Spectroscopic insights on the active site structures of M-N-C catalysts for oxygen and CO2 reduction reactions
Date: 2021/07/28 - 2021/07/28
Academic Seminar: Spectroscopic insights on the active site structures of M-N-C catalysts for oxygen and CO2 reduction reactions
Speaker: Dr. Jingkun Li, faculty of the School of Chemical Engineering and Technology, Tianjin University
Time: 9:00a.m.-10:00a.m. July 28th, 2021 (Beijing Time)
Location: Room 454, Longbin Building
Developing highly efficient precious group metal-free (PGM-free) electrocatalysts for fuel cells and electrolyzers is a high-reward solution for boosting their wide-spread applications. However, the rational design and controllable synthesis of PGM-free catalysts are severely hindered by the lack of understanding of the dynamic evolution of active sites during pyrolysis and operation under potential bias. Herein, this presentation will discuss a variety of operando/in situ characterization techniques to systematically elucidate the dynamic evolution of active sites, and thus to unveil the correlations between synthesis, active site structures, and the activity/selectivity of M-N-C catalysts. Despite the complexity of the class of M-N-C materials, important implications have been achieved: 1) revealing the dynamic changes in M-N bond distances and/or the reconstructions of M-N4 sites under working conditions, elucidating the redox mechanisms for oxygen reduction reaction, and unveiling the demetallation of M-N4 sites responsible for the deactivation of M-N-C catalysts; 2) coupling the time-resolved X-ray absorption spectroscopy with a house-designed high-temperature furnace to monitor the atomic-level structural evolution of M-N4 sites during pyrolysis, where gaseous metal atoms are captured by nitrogen defects in the carbon matrix. This further directs the development of a novel synthetic approach (non-contact pyrolysis) based on chemical vapor deposition, leading to an enhanced effective site density and catalytic activity; 3) engineering the micro/macro-porous structures of M-N-C catalysts via electrospinning to facilitate the mass transportation of reactants and products during electrolysis, and thus to promote the implementation of M-N-C in fuel cells and Chlor-alkali electrolyzers.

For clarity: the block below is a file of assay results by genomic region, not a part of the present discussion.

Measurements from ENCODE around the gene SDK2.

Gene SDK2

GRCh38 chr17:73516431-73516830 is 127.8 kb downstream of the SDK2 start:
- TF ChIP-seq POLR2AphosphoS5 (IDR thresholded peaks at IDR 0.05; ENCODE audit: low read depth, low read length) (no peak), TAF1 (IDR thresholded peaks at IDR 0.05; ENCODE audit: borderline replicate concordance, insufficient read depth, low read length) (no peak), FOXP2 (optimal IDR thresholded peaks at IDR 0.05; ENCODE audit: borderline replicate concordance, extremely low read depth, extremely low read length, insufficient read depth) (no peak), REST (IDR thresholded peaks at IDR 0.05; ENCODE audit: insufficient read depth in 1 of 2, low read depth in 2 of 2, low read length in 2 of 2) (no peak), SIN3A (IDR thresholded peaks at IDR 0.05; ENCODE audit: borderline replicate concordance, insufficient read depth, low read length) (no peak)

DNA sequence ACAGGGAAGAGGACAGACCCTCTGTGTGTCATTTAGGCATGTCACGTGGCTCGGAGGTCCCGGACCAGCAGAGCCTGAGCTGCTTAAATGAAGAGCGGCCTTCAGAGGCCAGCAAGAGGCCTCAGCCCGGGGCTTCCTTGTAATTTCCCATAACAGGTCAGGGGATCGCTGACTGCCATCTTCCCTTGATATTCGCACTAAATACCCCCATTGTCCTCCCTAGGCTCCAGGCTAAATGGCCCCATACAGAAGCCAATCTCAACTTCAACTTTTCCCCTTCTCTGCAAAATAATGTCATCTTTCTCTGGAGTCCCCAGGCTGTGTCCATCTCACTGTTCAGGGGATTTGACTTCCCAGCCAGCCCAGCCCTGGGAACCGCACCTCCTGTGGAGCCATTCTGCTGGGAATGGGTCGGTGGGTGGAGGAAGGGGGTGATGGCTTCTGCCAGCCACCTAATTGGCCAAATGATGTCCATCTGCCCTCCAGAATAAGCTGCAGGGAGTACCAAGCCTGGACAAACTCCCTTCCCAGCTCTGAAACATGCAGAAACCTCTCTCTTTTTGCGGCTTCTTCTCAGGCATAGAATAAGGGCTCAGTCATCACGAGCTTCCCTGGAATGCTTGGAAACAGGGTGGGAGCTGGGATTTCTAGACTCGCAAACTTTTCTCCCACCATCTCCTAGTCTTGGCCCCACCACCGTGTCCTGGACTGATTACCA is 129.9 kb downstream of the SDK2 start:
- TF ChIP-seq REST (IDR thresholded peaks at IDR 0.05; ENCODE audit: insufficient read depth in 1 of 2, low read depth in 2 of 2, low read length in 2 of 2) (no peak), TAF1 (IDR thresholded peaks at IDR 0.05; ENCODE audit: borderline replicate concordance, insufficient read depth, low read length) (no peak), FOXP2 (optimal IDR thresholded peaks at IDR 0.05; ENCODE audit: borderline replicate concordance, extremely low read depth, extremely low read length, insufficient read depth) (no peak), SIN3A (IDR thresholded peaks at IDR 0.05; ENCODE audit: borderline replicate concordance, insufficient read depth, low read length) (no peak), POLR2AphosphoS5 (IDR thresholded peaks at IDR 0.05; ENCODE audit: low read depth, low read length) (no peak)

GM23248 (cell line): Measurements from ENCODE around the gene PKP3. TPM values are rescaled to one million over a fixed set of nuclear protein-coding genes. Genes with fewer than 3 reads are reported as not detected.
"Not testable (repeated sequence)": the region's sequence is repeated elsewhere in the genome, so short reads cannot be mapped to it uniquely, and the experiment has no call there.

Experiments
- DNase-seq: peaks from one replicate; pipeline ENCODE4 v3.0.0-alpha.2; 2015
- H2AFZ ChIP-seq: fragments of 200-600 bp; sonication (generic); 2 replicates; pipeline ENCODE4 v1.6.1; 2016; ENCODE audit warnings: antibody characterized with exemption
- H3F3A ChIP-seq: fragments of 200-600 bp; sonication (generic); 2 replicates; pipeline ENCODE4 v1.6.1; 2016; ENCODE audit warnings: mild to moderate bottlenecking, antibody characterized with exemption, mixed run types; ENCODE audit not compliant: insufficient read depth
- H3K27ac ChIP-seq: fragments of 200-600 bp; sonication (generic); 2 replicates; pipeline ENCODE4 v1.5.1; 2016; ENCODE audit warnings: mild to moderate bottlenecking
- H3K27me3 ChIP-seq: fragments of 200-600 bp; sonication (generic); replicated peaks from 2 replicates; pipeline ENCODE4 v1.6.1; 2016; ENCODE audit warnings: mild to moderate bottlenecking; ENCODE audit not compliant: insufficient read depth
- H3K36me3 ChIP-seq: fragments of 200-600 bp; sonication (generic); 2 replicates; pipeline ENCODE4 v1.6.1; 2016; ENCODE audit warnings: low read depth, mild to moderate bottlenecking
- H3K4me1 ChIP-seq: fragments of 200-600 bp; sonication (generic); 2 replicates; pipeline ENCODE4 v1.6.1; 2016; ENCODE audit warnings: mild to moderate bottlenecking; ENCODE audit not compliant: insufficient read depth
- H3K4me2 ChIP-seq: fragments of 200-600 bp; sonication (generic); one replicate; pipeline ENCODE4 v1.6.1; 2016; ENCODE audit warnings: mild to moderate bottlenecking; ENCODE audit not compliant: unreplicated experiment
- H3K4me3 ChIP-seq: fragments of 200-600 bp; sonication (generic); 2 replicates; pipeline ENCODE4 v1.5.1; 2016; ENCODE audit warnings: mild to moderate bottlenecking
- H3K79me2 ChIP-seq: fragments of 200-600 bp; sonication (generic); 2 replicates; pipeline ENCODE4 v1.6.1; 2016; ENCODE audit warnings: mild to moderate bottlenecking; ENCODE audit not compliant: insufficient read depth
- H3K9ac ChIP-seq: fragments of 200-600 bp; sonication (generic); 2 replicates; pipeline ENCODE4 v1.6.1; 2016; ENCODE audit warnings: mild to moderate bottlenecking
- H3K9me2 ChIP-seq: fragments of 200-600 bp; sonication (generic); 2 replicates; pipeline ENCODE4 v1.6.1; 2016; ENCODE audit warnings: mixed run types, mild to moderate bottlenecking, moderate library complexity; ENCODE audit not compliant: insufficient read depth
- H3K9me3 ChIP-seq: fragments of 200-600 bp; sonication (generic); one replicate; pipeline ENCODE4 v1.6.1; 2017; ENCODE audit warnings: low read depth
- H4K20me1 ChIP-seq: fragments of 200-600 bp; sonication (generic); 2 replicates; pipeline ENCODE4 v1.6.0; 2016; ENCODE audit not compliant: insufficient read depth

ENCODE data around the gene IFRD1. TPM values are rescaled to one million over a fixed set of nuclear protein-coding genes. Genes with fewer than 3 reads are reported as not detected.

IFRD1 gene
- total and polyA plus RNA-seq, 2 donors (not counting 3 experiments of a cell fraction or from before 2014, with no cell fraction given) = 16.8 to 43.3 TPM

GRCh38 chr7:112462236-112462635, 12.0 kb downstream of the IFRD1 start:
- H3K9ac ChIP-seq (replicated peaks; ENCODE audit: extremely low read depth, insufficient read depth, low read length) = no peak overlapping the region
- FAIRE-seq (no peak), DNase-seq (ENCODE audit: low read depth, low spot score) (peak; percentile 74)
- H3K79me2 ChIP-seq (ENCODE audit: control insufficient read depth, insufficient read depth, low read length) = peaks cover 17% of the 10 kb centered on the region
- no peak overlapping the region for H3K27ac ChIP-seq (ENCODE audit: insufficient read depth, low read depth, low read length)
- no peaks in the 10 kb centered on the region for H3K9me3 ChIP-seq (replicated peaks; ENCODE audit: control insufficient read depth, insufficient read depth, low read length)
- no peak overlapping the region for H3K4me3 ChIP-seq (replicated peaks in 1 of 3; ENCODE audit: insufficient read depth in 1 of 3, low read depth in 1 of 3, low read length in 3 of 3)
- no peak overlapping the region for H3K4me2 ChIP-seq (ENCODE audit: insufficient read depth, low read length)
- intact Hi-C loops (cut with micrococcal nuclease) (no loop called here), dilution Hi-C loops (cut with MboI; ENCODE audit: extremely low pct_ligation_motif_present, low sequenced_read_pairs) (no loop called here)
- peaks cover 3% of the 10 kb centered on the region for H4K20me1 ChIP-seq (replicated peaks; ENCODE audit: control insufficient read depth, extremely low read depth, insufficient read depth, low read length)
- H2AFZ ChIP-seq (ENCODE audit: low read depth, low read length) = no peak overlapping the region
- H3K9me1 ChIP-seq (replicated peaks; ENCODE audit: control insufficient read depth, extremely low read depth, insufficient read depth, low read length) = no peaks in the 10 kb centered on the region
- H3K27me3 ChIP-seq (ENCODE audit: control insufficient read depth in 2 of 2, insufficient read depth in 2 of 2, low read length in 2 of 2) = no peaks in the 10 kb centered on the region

Dr. Jingkun Li was born in China in 1987. She obtained her Bachelor’s degree from Hefei University of Technology (2009, Applied Chemistry), Master’s degree from Shanghai Jiao Tong University (2011, Chemical Engineering), and PhD degree from Northeastern University (2017, Chemistry), under the supervision of Prof. Sanjeev Mukerjee. Until 2019, she was a postdoctoral research fellow at the CNRS - Université de Montpellier in France, in the group of Dr Frédéric Jaouen. Then she joined the faculty of the School of Chemical Engineering and Technology, Tianjin University. Her research interest focuses on the design, synthesis, ex situ and in situ/operando characterizations of novel catalysts based on Earth-abundant elements for catalyzing O2 electroreduction in proton-exchange-membrane fuel cells, as well as for catalyzing CO2 electroreduction to valuable chemical products. In particular, her research on charge transfer dynamics at both two- and three-dimensional electrochemical interfaces encompasses materials development, in situ synchrotron spectroscopy and electro-analytical methods. Her research has led to 30+ papers, including 14 papers as (co-)first and/or corresponding author (Nat. Catal, Energy Environ. Sci., J. Am. Chem. Soc., Angew. Chem. Int. Ed., Chem, ACS Catal., ACS Appl. Energy Mater., etc.).